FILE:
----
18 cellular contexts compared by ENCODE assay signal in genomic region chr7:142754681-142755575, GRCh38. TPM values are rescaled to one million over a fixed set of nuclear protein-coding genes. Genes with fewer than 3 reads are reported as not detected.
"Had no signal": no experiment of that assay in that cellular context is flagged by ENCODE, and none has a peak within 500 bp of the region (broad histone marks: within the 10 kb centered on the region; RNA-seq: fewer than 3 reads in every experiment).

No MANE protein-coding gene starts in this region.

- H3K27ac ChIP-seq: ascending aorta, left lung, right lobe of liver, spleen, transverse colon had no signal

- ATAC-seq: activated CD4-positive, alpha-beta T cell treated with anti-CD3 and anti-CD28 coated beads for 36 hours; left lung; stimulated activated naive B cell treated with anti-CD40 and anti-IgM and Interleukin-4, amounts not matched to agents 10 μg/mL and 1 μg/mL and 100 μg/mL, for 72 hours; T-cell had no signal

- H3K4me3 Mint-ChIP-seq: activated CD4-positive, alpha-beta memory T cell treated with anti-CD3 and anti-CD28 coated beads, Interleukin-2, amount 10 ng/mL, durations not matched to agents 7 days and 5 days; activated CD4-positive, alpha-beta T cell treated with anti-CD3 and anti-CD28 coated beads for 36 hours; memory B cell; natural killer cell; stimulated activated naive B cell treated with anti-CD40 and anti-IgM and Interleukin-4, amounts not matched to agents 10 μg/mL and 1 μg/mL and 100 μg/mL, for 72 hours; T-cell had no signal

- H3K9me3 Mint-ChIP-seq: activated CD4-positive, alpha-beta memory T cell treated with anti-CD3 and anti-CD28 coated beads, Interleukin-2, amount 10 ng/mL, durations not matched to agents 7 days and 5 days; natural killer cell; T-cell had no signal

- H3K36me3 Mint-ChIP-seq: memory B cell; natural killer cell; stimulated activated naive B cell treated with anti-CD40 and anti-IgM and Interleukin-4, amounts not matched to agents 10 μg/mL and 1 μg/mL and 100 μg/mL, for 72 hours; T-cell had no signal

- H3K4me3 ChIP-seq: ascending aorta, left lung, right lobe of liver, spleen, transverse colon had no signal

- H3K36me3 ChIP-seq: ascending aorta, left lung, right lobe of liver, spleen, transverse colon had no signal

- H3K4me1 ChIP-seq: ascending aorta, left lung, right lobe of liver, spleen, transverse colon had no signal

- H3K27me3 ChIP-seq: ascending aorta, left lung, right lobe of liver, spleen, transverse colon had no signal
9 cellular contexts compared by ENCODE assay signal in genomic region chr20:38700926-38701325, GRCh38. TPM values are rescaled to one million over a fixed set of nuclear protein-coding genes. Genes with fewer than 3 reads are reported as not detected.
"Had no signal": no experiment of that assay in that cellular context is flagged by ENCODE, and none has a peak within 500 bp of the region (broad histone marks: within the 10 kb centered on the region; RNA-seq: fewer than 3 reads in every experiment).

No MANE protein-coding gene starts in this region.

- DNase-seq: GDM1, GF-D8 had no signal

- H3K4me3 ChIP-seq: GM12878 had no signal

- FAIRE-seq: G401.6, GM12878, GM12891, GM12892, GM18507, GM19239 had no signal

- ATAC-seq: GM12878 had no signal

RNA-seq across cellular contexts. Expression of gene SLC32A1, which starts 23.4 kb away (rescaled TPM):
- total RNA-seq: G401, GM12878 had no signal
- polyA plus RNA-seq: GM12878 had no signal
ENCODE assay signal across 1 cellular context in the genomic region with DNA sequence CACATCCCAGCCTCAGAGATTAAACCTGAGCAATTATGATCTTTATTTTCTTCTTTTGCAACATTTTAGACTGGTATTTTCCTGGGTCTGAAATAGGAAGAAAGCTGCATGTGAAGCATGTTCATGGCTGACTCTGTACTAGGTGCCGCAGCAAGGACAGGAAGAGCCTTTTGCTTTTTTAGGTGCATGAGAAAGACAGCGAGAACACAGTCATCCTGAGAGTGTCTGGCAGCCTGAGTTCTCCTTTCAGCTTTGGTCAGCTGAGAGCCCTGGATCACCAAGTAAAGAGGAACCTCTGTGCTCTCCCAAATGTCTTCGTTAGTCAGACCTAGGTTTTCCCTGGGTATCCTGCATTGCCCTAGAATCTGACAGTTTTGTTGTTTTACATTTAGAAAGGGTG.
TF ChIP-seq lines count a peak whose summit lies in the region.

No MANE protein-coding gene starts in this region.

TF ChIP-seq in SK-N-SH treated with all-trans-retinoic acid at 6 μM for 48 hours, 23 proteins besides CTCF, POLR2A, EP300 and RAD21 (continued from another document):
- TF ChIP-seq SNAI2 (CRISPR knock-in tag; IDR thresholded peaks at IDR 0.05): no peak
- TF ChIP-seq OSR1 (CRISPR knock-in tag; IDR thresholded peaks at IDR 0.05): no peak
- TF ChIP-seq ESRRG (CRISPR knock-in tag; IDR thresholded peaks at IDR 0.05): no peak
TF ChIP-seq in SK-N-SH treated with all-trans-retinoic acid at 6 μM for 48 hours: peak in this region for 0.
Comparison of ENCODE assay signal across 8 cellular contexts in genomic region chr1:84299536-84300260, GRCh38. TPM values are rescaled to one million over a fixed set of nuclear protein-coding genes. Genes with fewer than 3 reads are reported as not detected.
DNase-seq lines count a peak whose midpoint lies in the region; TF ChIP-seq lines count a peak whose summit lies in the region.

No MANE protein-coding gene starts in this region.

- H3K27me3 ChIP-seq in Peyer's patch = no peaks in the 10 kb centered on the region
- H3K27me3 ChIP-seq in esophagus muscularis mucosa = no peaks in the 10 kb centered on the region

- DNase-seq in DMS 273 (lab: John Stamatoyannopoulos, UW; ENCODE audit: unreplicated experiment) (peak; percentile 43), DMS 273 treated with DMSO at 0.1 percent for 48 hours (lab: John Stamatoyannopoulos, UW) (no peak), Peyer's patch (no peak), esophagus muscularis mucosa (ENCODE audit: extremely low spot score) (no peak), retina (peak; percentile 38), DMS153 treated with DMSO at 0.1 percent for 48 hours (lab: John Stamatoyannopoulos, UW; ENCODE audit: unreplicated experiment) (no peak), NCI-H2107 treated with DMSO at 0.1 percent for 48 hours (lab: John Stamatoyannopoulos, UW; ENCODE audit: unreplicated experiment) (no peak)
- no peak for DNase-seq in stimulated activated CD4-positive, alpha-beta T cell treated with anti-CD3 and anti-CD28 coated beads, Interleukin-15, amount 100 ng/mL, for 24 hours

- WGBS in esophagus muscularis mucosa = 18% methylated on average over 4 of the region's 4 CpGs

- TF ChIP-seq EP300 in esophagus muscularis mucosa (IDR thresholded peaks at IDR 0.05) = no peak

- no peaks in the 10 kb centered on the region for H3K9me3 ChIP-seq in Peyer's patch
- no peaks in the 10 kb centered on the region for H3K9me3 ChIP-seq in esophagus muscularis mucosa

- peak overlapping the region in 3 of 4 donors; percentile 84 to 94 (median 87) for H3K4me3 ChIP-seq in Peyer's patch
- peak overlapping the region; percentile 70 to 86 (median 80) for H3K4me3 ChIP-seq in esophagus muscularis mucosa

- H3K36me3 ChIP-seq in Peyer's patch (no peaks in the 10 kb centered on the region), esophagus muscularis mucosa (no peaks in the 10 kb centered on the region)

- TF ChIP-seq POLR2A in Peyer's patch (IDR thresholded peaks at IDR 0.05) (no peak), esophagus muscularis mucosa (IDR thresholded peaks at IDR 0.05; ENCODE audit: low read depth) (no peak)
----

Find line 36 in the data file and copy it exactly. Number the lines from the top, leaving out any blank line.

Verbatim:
- DNase-seq in DMS 273 (lab: John Stamatoyannopoulos, UW; ENCODE audit: unreplicated experiment) (peak; percentile 43), DMS 273 treated with DMSO at 0.1 percent for 48 hours (lab: John Stamatoyannopoulos, UW) (no peak), Peyer's patch (no peak), esophagus muscularis mucosa (ENCODE audit: extremely low spot score) (no peak), retina (peak; percentile 38), DMS153 treated with DMSO at 0.1 percent for 48 hours (lab: John Stamatoyannopoulos, UW; ENCODE audit: unreplicated experiment) (no peak), NCI-H2107 treated with DMSO at 0.1 percent for 48 hours (lab: John Stamatoyannopoulos, UW; ENCODE audit: unreplicated experiment) (no peak)